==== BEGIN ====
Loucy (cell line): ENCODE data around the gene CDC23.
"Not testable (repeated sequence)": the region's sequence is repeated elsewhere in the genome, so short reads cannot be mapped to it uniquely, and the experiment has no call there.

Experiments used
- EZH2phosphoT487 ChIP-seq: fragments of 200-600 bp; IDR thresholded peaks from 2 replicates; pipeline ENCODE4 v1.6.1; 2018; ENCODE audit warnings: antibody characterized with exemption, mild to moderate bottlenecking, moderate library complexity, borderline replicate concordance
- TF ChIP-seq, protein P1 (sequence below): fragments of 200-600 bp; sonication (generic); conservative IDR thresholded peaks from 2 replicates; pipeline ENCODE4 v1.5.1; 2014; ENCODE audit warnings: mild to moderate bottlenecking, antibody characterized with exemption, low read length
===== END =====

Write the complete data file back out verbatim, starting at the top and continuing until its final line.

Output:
Loucy (cell line): ENCODE data around the gene CDC23.
"Not testable (repeated sequence)": the region's sequence is repeated elsewhere in the genome, so short reads cannot be mapped to it uniquely, and the experiment has no call there.

Experiments used
- EZH2phosphoT487 ChIP-seq: fragments of 200-600 bp; IDR thresholded peaks from 2 replicates; pipeline ENCODE4 v1.6.1; 2018; ENCODE audit warnings: antibody characterized with exemption, mild to moderate bottlenecking, moderate library complexity, borderline replicate concordance
- TF ChIP-seq, protein P1 (sequence below): fragments of 200-600 bp; sonication (generic); conservative IDR thresholded peaks from 2 replicates; pipeline ENCODE4 v1.5.1; 2014; ENCODE audit warnings: mild to moderate bottlenecking, antibody characterized with exemption, low read length